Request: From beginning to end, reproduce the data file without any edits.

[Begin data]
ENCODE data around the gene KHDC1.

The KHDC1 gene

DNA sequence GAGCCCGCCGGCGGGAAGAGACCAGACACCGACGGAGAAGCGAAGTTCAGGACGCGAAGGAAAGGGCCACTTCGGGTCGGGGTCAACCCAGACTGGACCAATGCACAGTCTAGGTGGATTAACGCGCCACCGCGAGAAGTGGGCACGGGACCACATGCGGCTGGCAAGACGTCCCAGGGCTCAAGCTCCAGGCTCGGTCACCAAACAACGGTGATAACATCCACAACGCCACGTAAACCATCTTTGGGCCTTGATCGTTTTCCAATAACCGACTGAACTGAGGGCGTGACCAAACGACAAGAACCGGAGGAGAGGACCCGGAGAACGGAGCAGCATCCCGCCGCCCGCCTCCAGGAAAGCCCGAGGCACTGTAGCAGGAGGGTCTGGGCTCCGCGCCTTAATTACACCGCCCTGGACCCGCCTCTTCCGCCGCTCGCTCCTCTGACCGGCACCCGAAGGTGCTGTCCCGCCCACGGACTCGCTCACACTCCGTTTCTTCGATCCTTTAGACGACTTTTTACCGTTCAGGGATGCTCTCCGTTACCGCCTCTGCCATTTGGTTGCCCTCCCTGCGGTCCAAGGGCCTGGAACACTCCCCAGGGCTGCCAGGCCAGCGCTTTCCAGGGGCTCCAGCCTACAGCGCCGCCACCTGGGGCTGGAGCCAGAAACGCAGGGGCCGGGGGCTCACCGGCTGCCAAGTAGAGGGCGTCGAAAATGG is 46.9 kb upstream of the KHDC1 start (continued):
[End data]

ENCODE data around the gene KHDC1.

The KHDC1 gene

DNA sequence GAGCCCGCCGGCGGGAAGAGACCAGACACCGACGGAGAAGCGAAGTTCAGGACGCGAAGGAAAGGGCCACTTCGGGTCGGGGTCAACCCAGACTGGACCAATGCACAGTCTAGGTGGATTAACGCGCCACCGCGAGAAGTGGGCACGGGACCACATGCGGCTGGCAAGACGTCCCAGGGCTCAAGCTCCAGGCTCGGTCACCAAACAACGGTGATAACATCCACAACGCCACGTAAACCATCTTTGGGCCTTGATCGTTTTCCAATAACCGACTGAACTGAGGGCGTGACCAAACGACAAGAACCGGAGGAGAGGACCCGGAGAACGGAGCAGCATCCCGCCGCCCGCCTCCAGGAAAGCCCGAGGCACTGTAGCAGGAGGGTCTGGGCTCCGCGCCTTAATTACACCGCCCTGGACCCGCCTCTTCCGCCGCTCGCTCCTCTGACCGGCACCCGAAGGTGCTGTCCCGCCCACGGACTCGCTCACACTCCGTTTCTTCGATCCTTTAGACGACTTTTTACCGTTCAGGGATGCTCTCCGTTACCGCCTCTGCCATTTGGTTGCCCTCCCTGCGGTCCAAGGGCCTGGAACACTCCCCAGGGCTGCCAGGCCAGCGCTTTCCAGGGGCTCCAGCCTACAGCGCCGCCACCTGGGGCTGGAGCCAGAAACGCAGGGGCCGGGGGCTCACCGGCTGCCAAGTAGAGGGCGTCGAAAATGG is 46.9 kb upstream of the KHDC1 start (continued):